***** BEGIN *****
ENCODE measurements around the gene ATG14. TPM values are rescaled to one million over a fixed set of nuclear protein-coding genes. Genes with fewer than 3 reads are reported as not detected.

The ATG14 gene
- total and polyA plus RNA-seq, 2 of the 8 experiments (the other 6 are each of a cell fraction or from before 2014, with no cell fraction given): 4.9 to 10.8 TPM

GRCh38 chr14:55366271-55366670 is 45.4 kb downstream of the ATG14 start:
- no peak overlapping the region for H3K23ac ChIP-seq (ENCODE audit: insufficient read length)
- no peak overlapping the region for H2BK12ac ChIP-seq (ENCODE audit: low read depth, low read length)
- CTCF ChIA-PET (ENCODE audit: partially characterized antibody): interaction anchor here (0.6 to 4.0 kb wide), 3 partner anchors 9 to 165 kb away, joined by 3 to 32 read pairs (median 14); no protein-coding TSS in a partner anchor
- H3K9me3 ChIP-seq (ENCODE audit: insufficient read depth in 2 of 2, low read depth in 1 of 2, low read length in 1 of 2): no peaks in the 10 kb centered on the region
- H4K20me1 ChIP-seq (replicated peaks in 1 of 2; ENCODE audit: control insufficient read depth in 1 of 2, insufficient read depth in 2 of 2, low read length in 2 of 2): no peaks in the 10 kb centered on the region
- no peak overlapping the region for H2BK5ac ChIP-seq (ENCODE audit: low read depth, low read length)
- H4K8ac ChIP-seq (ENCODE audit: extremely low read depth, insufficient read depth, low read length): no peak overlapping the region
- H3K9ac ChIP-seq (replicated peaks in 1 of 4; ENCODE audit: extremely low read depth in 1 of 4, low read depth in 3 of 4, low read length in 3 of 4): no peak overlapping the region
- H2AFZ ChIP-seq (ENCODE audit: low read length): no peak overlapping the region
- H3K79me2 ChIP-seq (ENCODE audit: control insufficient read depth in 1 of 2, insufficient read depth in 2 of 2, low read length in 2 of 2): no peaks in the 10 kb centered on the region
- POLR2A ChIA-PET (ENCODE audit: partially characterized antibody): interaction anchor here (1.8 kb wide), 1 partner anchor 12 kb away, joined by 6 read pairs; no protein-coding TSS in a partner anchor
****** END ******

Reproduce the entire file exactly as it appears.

ENCODE measurements around the gene ATG14. TPM values are rescaled to one million over a fixed set of nuclear protein-coding genes. Genes with fewer than 3 reads are reported as not detected.

The ATG14 gene
- total and polyA plus RNA-seq, 2 of the 8 experiments (the other 6 are each of a cell fraction or from before 2014, with no cell fraction given): 4.9 to 10.8 TPM

GRCh38 chr14:55366271-55366670 is 45.4 kb downstream of the ATG14 start:
- no peak overlapping the region for H3K23ac ChIP-seq (ENCODE audit: insufficient read length)
- no peak overlapping the region for H2BK12ac ChIP-seq (ENCODE audit: low read depth, low read length)
- CTCF ChIA-PET (ENCODE audit: partially characterized antibody): interaction anchor here (0.6 to 4.0 kb wide), 3 partner anchors 9 to 165 kb away, joined by 3 to 32 read pairs (median 14); no protein-coding TSS in a partner anchor
- H3K9me3 ChIP-seq (ENCODE audit: insufficient read depth in 2 of 2, low read depth in 1 of 2, low read length in 1 of 2): no peaks in the 10 kb centered on the region
- H4K20me1 ChIP-seq (replicated peaks in 1 of 2; ENCODE audit: control insufficient read depth in 1 of 2, insufficient read depth in 2 of 2, low read length in 2 of 2): no peaks in the 10 kb centered on the region
- no peak overlapping the region for H2BK5ac ChIP-seq (ENCODE audit: low read depth, low read length)
- H4K8ac ChIP-seq (ENCODE audit: extremely low read depth, insufficient read depth, low read length): no peak overlapping the region
- H3K9ac ChIP-seq (replicated peaks in 1 of 4; ENCODE audit: extremely low read depth in 1 of 4, low read depth in 3 of 4, low read length in 3 of 4): no peak overlapping the region
- H2AFZ ChIP-seq (ENCODE audit: low read length): no peak overlapping the region
- H3K79me2 ChIP-seq (ENCODE audit: control insufficient read depth in 1 of 2, insufficient read depth in 2 of 2, low read length in 2 of 2): no peaks in the 10 kb centered on the region
- POLR2A ChIA-PET (ENCODE audit: partially characterized antibody): interaction anchor here (1.8 kb wide), 1 partner anchor 12 kb away, joined by 6 read pairs; no protein-coding TSS in a partner anchor